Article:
Builds up its mobile OS while bashing it's number one handset partner.
Google finds itself in a difficult position at present as it struggles to juggle its transformation from mobile handset applications supporter to mobile operating system creator and it certainly shows with comments made yesterday…
Rich Miner, Google Group Manager for Mobile Platforms, found himself between a rock and a hard place at the Emerging Communications Conference in Silicon Valley when giving a speech on ‘Openness and the Future of Mobile Technology’. Simultaneously trying to promote Android though not detract from the multitude of deals it has it place with handset manufacturers he managed to land quite a few blows on Google’s number one mobile partner, Apple:
“Once you have devices out there from Motorola, HTC, Samsung, and so on, there’s a much larger potential market on Android than for the iPhone. There’s a single manufacturer, it’s targeted at a particular demographic, and it falls far short of the 1 billion mobile phones sold every year worldwide.”
Miner also stuck it to the iPhone’s much vaunted SDK, saying “There are things I saw people doing with the first version of the Android SDK (it’s up to version two) that it seems like you can’t do with the iPhone at least at the moment.” The 100,000 downloads of the iPhone SDK don’t worry him either as he boasted the Android SDK has been downloaded 750,000 times and “that’s for a device that doesn’t even exist yet.”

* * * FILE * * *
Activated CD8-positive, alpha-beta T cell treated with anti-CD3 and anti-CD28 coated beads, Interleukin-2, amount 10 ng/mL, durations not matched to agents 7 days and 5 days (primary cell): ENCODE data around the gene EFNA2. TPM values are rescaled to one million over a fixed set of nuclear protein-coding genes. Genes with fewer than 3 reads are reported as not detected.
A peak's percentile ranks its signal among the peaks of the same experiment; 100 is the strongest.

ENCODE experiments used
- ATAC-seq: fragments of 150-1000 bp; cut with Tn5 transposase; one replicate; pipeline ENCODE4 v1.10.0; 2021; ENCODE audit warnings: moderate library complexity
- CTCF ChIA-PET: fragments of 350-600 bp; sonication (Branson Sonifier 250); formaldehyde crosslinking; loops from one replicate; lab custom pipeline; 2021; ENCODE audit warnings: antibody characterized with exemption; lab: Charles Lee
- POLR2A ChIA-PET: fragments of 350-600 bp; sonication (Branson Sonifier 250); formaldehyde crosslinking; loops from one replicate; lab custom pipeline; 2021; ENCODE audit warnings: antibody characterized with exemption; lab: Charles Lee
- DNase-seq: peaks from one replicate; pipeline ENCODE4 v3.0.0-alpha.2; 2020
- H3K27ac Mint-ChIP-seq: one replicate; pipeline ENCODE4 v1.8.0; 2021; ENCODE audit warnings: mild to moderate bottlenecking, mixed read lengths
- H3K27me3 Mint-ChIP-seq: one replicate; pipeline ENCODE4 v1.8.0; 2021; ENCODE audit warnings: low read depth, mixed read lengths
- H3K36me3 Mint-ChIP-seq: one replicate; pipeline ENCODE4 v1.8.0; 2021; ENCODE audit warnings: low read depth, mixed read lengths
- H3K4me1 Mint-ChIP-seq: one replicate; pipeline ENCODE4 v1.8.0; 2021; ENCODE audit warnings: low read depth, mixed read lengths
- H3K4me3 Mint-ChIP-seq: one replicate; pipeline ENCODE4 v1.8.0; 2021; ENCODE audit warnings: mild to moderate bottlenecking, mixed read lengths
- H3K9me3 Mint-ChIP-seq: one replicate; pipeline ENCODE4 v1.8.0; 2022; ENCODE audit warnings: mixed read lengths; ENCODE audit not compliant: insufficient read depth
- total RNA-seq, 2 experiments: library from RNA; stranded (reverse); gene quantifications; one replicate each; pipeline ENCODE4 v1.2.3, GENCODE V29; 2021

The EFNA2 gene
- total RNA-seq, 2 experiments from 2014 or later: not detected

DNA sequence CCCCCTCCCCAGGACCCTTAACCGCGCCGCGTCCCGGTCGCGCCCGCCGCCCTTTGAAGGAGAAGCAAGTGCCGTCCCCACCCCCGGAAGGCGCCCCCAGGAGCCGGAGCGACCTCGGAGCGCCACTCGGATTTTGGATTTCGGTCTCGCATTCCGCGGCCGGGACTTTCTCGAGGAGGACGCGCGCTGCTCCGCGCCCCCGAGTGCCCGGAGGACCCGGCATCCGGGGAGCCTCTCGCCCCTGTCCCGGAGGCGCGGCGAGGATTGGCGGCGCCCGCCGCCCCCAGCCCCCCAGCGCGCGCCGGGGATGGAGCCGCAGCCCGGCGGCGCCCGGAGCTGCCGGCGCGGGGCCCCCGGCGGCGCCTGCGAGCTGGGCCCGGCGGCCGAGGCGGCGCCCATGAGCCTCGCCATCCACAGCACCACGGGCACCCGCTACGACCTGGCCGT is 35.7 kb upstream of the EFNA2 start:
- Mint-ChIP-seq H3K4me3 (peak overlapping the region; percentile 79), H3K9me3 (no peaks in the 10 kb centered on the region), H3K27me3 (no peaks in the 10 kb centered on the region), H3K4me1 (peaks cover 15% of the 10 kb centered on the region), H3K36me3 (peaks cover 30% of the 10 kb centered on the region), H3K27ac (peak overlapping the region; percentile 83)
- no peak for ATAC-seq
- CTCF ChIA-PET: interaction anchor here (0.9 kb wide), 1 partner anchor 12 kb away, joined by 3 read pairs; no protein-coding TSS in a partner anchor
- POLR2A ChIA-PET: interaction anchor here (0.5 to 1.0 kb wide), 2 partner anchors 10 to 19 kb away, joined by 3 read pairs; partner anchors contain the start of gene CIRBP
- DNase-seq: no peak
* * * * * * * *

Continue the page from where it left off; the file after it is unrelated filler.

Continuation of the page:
Realising he was burning bridges however Miner did try to apply some paste, explaining “It’s not a competitive thing – it’s great that people are finally building tools so all of these third-party applications can be built and get out there. I’d certainly be looking at the iPhone, and if you believe there will be lots of Android phones out there, as we do, I’d be developing for both platforms.”
Of course, just last month Google praised Apple’s pride and joy proclaiming it did 50x more Google searches than any other handset but these comments are a perfect example of the sensitive scenario the company will find itself in this year.
Personally, I don’t care – let the best phone win. Fight, fight!
Emerging Communcations Conference Rich Miner ‘Openness and the Future of Mobile Technology’